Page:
Years ago when we first started Tilted Chair, deep down the rabbit hole in the comments of a reddit post, I clicked a YouTube link proclaiming to be a clip from a movie called The Room. I say “proclaiming” because in that moment I wasn’t sure what I was watching. On top of a bed of serious music, a most-peculiar looking man with long dark hair enters a flower shop that inexplicably contains a dog sitting on the counter. What follows are a series of lines that overlap so strangely that any first-time viewer is bound to click replay, just to confirm what they watched was actually the movie’s intention and not a software bug with YouTube. My wonder quickly turned to laughter. The scene seems to take itself 100% seriously, and it’s so “bad” (quotes intentional; more on that later) it’s hilarious.
Walking into the office the next day, I excitedly loaded up a compilation clip from the movie and showed my partners (this being nearly 8 years ago—there were only 4 of us in the entire company). As they tried to process what they just watched, I provided what little color I could find about the movie:
- The peculiar-looking Actor is named Tommy Wiseau, and he’s also the director, writer, and financier of the movie
- The movie was already old being released in 2003, but it had gained a cult-following
- The movie cost an estimated 6 million dollars, and that all came out of Wiseau’s pocket
- No, we don’t know where his 6 million dollars came from
- Yes, it was supposed to be serious, but Wiseau had more recently called it a “dark comedy”
What followed was a group viewing of the full film, and years of injecting quotes from The Room into our conversations (using Wiseau’s European accent of course). They were always good for a laugh and in a Seinfeldiean sort of way, there just always seemed to be a quote that could fit any conversation.
Eight years later, I have just watched James Franco’s movie about the movie called The Disaster Artist. Considering my journey over the last eight years with Tilted Chair, it was only fitting that next to me sat my friend and business partner, Jamie. I think I can safely say we were closest fans of The Room, and it only seemed fitting that we watch this together.
I’ll just start off and say it: The Disaster Artist was amazing and is sure to go down as one of my favorite movies ever. If you’ve seen The Room, you might go into the movie with the same mindset as me: Tommy Wiseau somehow acquired more money than sense, and made a movie so bad it’s funny. But what followed for the next hour and forty-three minutes was a story of friendship and ambition that I think nearly everyone can relate to. In the movie, Greg (played by Dave Franco) is so impressed with Tommy Wiseau’s (expertly played by James Franco) lack of fear in an improv class, that he strikes up a conversation asking for help with his acting. The two quickly become friends and move out to LA together to try and make it as actors. After commiserating with each other on the endless rejection they were experiencing, Greg wishes they could just make their own movie, a thought that Wiseau thinks is a great idea and something they should do.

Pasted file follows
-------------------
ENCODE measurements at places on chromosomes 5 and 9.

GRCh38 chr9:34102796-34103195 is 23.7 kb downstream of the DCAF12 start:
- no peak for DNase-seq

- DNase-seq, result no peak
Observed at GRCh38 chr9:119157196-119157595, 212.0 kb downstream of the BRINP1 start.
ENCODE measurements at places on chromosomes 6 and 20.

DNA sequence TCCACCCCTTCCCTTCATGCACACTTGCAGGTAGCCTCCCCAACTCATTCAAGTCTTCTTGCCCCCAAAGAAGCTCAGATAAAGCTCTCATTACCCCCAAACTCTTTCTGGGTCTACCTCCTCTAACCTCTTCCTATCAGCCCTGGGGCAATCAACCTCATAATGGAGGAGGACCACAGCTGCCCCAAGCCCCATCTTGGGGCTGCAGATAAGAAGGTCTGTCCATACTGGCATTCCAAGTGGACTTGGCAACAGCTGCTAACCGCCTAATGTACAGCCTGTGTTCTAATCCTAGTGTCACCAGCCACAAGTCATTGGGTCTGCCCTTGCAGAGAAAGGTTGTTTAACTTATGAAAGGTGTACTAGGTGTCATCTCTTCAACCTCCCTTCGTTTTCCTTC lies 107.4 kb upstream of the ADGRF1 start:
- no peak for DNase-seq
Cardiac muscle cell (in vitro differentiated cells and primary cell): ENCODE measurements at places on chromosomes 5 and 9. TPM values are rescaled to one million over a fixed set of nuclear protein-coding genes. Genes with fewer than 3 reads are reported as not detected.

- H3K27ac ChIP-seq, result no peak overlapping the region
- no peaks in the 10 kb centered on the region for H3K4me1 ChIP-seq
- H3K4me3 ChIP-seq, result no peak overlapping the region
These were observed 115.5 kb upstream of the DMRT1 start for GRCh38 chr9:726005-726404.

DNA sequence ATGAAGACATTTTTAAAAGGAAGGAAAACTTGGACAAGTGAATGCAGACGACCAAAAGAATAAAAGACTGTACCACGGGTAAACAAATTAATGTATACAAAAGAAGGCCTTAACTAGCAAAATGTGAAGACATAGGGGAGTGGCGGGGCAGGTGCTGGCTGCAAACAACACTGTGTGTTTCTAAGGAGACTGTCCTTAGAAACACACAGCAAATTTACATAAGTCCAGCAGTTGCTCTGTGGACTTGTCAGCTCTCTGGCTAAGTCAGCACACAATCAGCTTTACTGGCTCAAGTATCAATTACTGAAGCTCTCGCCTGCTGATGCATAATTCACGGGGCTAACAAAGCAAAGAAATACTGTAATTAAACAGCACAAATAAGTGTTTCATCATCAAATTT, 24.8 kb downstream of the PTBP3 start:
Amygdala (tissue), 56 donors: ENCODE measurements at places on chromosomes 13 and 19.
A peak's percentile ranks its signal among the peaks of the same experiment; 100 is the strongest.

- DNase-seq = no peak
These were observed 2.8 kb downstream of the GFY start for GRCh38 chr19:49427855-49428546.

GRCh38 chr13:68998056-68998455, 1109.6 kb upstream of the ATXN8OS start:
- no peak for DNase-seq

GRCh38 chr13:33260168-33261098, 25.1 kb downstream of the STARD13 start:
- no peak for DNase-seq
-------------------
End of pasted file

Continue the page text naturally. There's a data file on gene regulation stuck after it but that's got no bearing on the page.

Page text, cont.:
That movie of course is what becomes The Room, and while The Disaster Artist is a hilarious comedy throughout, it gives the audience a view into Wiseau’s mind that isn’t easily seen by simply watching his movie or seeing his often-strange interviews on YouTube. It’s easy to focus on Tommy’s eccentric character traits, but The Disaster Artist truly paints the picture of someone who will stop at nothing to follow his dream. No one willing to cast you in THEIR movie? OK, make one. No Script? Write one. Lead actor? Be one. The movie’s climax is the debut screening of The Room which includes the actors from the movie and a surprisingly full audience. While Wiseau believes he’s presenting something serious, the audience and actors move through a range of emotions from disbelief to laughter.
It’s easy to laugh at Wiseau. He made a movie so bad that it’s good. But is it really bad? I think any director or actor would consider their career a success if they made or acted in a movie that sold out for YEARS after its release. And how many movies are viewed over and over again like The Room? Lastly, how many people have movies made about them, especially while they’re still alive? Wiseau has a lot to be proud of and from what I can see today, he is. I think it was only fitting that I finished this movie next to my friend and business partner, Jamie. We too followed our dream, and I’m sure we created a few disasters along the way. But over time, I think we’ve created some things that are pretty good as well.
The Disaster Artist: A movie so good it’s good, about a movie so bad it’s good, that makes you respect art that is good regardless of the journey it took to get there.